According to Taylor Jantz-Sell, Energy Star Lighting Program manager for the EPA, V2.0 has four primary goals:
1) Capture more energy savings in step with growing improvements in solid-state lighting while improving quality and, where possible, reducing cost. For example, for all lamps, minimum efficacy and lumen and color maintenance requirements increased, while for omnidirectional lamps, minimum service life decreased.
2) Broaden the scope for features for eligible lamp types, such as colortuning and connected (i.e., featuring an ability to communicate) products. This is likely to stimulate demand for these value-added products.
3) Harmonize with the program’s Luminaires V2.0 specification, such as allowing a turnkey way to certify decorative luminaires simply by including an Energy Star-certified lamp.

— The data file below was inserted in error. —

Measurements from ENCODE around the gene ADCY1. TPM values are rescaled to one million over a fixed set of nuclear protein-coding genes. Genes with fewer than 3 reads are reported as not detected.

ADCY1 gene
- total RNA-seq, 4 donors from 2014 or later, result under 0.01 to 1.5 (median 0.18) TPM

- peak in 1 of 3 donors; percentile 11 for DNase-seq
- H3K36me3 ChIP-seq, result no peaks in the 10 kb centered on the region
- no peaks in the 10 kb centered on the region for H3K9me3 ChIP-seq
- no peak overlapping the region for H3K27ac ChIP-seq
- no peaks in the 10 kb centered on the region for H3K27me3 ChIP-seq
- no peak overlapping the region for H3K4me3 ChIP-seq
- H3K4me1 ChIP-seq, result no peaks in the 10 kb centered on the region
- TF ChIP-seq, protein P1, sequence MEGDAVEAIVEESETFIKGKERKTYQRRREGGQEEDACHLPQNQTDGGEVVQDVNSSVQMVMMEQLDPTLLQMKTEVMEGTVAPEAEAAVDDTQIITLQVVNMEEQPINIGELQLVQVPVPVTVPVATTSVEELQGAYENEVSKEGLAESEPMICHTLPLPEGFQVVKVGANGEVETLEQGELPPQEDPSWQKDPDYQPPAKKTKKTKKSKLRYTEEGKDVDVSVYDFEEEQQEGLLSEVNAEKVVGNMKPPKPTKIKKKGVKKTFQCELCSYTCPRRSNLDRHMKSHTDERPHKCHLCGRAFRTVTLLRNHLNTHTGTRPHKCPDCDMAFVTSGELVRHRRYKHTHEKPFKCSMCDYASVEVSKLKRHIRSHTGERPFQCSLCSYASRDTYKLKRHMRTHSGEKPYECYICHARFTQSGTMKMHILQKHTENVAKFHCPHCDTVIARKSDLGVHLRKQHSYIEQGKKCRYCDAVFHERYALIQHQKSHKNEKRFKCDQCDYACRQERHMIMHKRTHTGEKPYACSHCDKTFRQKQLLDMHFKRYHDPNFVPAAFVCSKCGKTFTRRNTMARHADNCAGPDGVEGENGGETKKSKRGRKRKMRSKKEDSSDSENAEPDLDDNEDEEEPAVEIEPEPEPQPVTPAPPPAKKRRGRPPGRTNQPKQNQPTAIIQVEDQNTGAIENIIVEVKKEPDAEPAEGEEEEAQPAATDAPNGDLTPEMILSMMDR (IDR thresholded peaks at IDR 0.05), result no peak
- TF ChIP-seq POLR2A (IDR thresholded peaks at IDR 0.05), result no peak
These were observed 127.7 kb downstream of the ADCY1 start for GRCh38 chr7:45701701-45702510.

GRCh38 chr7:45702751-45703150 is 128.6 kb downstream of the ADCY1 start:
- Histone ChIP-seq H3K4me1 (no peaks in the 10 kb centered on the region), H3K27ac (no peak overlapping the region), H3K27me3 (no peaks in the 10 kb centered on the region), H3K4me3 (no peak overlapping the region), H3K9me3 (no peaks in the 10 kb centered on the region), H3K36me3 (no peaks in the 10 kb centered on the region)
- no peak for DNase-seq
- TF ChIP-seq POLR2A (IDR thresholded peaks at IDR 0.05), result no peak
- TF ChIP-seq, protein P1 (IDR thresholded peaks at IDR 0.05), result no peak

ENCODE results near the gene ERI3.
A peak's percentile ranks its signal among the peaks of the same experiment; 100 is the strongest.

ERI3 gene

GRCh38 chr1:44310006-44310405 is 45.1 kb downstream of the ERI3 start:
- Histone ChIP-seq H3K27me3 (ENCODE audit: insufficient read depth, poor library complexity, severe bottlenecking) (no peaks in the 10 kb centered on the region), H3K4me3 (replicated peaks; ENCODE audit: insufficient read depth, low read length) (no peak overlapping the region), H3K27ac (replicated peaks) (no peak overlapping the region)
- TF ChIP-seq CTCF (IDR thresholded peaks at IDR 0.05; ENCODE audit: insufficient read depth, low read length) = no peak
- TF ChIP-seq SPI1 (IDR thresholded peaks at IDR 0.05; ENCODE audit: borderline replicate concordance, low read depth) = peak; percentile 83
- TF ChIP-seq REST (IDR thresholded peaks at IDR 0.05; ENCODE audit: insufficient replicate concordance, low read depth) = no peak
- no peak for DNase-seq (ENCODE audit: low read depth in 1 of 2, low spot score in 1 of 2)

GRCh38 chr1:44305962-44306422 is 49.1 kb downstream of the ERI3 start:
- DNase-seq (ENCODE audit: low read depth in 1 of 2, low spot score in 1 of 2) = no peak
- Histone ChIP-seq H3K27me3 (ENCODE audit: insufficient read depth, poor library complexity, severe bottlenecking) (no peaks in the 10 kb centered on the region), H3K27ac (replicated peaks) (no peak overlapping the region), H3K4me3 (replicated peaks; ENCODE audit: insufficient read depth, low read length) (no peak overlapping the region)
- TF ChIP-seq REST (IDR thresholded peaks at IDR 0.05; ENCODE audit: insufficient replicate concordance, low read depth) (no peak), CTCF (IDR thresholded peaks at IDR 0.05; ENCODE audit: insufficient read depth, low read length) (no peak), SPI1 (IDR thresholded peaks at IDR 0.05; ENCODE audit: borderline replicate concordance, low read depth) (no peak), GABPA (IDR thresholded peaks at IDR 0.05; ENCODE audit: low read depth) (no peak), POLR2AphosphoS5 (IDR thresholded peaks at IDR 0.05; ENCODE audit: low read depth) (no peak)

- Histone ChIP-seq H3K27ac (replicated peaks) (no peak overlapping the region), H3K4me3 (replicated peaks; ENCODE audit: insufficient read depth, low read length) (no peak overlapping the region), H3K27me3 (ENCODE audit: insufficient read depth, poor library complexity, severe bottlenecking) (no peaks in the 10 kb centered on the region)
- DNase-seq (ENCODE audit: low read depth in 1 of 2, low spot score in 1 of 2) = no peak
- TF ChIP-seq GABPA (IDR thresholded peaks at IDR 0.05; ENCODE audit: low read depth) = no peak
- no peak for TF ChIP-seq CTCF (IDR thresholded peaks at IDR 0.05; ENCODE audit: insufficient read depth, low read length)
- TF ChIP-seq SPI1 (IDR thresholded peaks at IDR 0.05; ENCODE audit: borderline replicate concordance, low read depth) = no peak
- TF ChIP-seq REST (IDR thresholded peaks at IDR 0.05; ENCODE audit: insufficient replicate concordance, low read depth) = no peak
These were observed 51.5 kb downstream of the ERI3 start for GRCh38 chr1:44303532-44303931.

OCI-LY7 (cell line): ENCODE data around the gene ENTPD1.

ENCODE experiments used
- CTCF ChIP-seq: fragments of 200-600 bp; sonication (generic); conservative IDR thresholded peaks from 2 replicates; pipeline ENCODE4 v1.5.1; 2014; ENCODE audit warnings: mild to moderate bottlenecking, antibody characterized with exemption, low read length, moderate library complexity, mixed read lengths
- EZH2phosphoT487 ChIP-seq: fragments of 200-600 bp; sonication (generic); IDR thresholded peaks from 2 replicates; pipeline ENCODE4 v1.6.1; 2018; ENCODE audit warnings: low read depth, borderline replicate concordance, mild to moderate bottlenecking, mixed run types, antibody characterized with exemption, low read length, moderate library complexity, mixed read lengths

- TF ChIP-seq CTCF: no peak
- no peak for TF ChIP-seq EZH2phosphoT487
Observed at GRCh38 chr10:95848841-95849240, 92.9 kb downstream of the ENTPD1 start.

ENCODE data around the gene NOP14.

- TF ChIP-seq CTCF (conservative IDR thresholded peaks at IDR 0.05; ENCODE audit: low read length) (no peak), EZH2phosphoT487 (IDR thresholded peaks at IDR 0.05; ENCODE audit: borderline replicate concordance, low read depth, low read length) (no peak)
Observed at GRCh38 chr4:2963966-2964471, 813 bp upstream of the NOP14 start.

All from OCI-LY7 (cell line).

4) Allow for more cost-effective lamp designs to earn Energy Star.
“The EPA hopes the result of the new specification will be increased adoption of high-quality, highly efficient lightbulbs that have been third-party certified to a well-thought-out set of requirements,” noted Jantz-Sell.
“In certain geographies, electrical distributors may need to stock Energy Star V1.0 and V2.0 products to support current customer demands and utility incentives, respectively,” explained Nathan Marafioti, marketing director LED/North America, Philips Lighting (usa.lighting.philips.com). “Electrical distributors should expect and prepare for a continued increase in LED lamp conversion. Many utility programs will shift funding from CFLs to LED, which will improve the value of and stimulate LED adoption.”
Omnidirectional lamps. Omnidirectional lamps emit light in all directions. Lamps V2.0 increases the minimum efficacy requirement from 55lm/W for lamps smaller than 15W and 65lm/W for lamps greater than 15W to 70lm/W or 80lm/W based on color-rendering index (CRI) rating. If the lamp has a CRI lower than 90, the product must achieve a minimum efficacy of 80lm/W; if the CRI is 90 or greater, it must have an efficacy of at least 70lm/W.